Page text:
I made plenty of mistakes, which were tough to handle at the time, but the lessons I learned made the process of starting my second and third businesses that much smoother.

My key message would be to get ready to fail along the way and not be afraid of that. There is no better way to learn.

Here are some further tips to help ensure that you experience more of the exhilaration and less of the stress when starting a financial services business.

Love the industry you are in

This sounds pretty fundamental, but I’ve seen many people try to grow businesses in industries they have no interest in and then wonder why the business has failed.

They might have seen an opportunity to service a particular sector, but they didn’t realise that they were heavily disadvantaged from the outset.

By having a passion for the industry you are in, you are going to develop a much deeper knowledge of its particular characteristics and nuances, and you will be more likely to stay in the game when things get tough.

More importantly: your customers will sense pretty quickly if your heart’s not in it.

And besides that, who wants to get up in the morning and go to a job they don’t enjoy?

Clearly define your goals

It is essential to set goals as it provides focus. I find it beneficial to break down major goals onto subsidiary, time-based goals that are working towards an ultimate goal. Break it down into smaller chunks. Goals must be measurable and attainable.

As important as passion is, it is not everything. That passion needs direction and parameters to be most effective. By all means have lofty ambitions but remain conscious that reaching those will take time.

Focusing too much on the achievement of the end goal can create unnecessary stress and pressure when you inevitably veer from the course. Better to set small goals that will lead to your ultimate objective and keep you motivated along the way.

Remember that goals are nothing without a strategy to guide them.

Identify your target market

Identifying a specific group of customers to target is a much more efficient use of resources than chasing faceless potential customers. Situating your product or service as being of benefit to a specific group means that they are likely to be much more engaged.

Targeting a smaller group also allows for more precise strategies in relation to marketing and content creation.

Use an accounting firm to help with planning and projections

Find an accounting firm that can not only do your bookkeeping and tax but has a division that can provide business advisory services. A strong business advisory team is invaluable for providing advice — from pricing to marketing to risk management.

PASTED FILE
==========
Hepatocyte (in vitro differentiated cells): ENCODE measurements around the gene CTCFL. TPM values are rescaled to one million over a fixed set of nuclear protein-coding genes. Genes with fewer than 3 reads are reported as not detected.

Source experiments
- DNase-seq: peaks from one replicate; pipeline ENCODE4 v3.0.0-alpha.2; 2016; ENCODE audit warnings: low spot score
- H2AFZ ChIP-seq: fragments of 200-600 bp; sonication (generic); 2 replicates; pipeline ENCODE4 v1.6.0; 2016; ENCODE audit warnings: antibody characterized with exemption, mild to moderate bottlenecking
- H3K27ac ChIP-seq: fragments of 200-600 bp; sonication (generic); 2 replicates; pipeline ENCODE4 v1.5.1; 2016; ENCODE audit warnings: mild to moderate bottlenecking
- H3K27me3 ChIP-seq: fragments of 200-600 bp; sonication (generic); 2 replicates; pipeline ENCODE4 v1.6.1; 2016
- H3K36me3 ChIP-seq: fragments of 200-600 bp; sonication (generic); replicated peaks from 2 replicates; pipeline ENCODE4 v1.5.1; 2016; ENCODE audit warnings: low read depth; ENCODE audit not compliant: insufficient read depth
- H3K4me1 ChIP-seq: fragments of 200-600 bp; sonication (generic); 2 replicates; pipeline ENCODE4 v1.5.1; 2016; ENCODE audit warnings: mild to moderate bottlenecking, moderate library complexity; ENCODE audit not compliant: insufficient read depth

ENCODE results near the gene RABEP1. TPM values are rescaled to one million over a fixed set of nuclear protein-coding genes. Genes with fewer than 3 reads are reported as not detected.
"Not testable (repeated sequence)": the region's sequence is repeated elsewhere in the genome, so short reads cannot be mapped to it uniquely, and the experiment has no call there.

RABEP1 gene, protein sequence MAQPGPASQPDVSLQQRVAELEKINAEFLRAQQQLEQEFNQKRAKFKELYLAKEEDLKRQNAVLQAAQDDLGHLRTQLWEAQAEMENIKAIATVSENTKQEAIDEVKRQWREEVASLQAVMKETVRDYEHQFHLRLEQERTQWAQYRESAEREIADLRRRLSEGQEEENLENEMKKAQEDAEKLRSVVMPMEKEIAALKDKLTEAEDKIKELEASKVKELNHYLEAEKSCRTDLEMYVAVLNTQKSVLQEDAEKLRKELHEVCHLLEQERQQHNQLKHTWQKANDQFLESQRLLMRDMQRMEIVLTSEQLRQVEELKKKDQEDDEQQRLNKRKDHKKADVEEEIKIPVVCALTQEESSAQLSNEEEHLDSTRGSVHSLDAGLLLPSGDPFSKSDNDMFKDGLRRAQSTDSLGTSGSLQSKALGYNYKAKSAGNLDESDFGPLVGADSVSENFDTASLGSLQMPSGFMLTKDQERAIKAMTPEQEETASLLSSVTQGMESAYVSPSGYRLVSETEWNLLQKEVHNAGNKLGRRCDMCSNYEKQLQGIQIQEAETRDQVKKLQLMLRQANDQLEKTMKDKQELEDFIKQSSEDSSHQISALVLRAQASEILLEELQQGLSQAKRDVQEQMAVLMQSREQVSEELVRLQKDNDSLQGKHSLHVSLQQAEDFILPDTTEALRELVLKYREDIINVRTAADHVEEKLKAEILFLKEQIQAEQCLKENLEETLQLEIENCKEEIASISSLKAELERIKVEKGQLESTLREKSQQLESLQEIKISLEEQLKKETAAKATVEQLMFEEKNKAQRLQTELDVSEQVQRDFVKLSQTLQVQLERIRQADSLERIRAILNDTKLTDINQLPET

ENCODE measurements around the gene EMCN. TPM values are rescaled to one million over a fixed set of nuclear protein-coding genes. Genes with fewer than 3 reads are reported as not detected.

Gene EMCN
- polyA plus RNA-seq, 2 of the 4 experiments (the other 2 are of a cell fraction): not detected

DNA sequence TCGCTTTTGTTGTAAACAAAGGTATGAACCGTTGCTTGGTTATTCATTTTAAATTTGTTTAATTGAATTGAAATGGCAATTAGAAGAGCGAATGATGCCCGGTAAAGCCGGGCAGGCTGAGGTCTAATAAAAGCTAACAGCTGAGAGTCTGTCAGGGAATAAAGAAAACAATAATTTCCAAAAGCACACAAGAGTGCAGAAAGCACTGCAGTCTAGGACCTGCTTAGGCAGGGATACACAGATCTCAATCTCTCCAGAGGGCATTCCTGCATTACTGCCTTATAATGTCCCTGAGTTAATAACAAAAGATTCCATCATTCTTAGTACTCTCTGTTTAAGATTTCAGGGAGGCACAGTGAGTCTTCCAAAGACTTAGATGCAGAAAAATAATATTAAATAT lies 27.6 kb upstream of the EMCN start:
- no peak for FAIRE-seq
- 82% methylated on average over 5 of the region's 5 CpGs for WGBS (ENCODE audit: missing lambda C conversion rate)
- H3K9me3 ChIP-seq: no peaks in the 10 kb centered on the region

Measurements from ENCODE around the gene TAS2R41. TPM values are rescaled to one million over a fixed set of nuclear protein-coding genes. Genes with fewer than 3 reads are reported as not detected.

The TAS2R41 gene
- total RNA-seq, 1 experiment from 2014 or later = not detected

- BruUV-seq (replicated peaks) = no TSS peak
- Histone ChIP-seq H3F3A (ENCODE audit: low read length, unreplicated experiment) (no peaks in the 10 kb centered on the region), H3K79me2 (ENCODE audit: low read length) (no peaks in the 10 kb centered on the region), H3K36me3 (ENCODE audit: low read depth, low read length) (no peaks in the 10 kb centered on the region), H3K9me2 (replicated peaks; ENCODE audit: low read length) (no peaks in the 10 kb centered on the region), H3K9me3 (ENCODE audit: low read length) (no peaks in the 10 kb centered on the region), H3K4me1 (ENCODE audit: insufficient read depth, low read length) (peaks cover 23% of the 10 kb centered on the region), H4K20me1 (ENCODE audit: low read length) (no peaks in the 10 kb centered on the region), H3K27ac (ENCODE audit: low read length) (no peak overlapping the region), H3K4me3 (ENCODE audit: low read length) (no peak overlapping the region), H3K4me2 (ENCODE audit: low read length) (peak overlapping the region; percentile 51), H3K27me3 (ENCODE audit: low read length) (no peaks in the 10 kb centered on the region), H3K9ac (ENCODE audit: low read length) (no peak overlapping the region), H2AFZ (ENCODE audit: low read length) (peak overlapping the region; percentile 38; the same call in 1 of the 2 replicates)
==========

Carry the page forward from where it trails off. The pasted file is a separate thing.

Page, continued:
Build strong relationships with suppliers and customers

The success or failure of a business can hinge on the strength of client relationships, particularly during the start-up phase. It can be helpful to view your role for clients as that of a trusted partner rather than just a product vendor.

Developing strong relationships with clients can even be a way to differentiate yourself from the competition. Tips for building strong, long-lasting relationships with customers, clients and suppliers as trusted partners include:

  • Research your customers and their businesses
  • Be honest and transparent at all times – nothing is likely to turn someone off dealing with you more than dishonesty
  • Respond promptly to queries
  • Always acknowledge problems and delays
  • Follow up with customers about their service experience
  • Make it a habit to exceed expectations

Building consumer trust is crucial in any industry, but more so in financial services where we are dealing with people’s money.

It may occasionally be necessary to drop clients. This might seem counterintuitive when you have put so much effort into securing clients in the first place, but difficult clients can be a drag on the momentum of a business.

Servicing their needs or chasing late invoices can mean that a disproportionate amount of time is devoted to a problem client, meaning that less time is available for other clients and business development.

Don’t get too big too soon

We’ve all heard the Australian financial services start-up success stories like SocietyOne, Stockspot and Coinjar. Start-up entrepreneurs are an ambitious lot and many harbour dreams of taking the world by storm.

But in the eagerness to grow, it can be tempting to raise too much money early on.

This can lead to inefficiencies if management is inexperienced or a detailed strategy is not yet in place. Remember, investors will always want to see how their money is spent.

It might sound strange to suggest that you can grow a business too quickly, but it does happen.

Don’t freak out when things go wrong

Let’s face it; things are going to go wrong. Often spectacularly wrong. There will surely be times early on when you worry about having enough cash to pay staff or keep the lights on.

As I noted earlier, every start-up entrepreneur will hit speedbumps on their journey. The key is to not let them slow you down so much that you forget about your ultimate destination.

It’s a good idea to have a mentor or confidant you can discuss difficult issues with, who has the experience to help you re-focus on the bigger picture.

Greg Charlwood is the managing director of Australian Invoice Finance.

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